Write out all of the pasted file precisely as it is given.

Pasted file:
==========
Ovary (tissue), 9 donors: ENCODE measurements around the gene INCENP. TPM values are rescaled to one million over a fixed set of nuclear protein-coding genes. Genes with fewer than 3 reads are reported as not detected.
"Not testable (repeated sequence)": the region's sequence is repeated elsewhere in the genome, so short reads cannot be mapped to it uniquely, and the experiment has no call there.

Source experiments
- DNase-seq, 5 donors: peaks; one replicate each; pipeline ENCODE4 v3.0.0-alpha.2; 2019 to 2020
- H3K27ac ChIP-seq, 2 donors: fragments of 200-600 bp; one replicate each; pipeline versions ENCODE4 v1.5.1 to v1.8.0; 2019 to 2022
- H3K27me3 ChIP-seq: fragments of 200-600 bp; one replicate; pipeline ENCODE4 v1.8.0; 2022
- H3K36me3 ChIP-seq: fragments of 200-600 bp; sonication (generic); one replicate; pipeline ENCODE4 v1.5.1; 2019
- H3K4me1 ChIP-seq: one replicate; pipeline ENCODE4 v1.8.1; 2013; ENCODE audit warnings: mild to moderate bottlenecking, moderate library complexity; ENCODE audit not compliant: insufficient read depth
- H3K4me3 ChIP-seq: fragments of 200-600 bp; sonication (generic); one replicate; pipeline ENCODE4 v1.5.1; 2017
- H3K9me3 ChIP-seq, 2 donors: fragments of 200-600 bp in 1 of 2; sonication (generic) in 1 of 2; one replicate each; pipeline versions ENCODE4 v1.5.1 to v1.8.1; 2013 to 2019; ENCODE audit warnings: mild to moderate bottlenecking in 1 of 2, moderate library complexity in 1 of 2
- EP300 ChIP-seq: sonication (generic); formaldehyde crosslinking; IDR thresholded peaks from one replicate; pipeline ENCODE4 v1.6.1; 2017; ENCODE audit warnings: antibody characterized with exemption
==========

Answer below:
Ovary (tissue), 9 donors: ENCODE measurements around the gene INCENP. TPM values are rescaled to one million over a fixed set of nuclear protein-coding genes. Genes with fewer than 3 reads are reported as not detected.
"Not testable (repeated sequence)": the region's sequence is repeated elsewhere in the genome, so short reads cannot be mapped to it uniquely, and the experiment has no call there.

Source experiments
- DNase-seq, 5 donors: peaks; one replicate each; pipeline ENCODE4 v3.0.0-alpha.2; 2019 to 2020
- H3K27ac ChIP-seq, 2 donors: fragments of 200-600 bp; one replicate each; pipeline versions ENCODE4 v1.5.1 to v1.8.0; 2019 to 2022
- H3K27me3 ChIP-seq: fragments of 200-600 bp; one replicate; pipeline ENCODE4 v1.8.0; 2022
- H3K36me3 ChIP-seq: fragments of 200-600 bp; sonication (generic); one replicate; pipeline ENCODE4 v1.5.1; 2019
- H3K4me1 ChIP-seq: one replicate; pipeline ENCODE4 v1.8.1; 2013; ENCODE audit warnings: mild to moderate bottlenecking, moderate library complexity; ENCODE audit not compliant: insufficient read depth
- H3K4me3 ChIP-seq: fragments of 200-600 bp; sonication (generic); one replicate; pipeline ENCODE4 v1.5.1; 2017
- H3K9me3 ChIP-seq, 2 donors: fragments of 200-600 bp in 1 of 2; sonication (generic) in 1 of 2; one replicate each; pipeline versions ENCODE4 v1.5.1 to v1.8.1; 2013 to 2019; ENCODE audit warnings: mild to moderate bottlenecking in 1 of 2, moderate library complexity in 1 of 2
- EP300 ChIP-seq: sonication (generic); formaldehyde crosslinking; IDR thresholded peaks from one replicate; pipeline ENCODE4 v1.6.1; 2017; ENCODE audit warnings: antibody characterized with exemption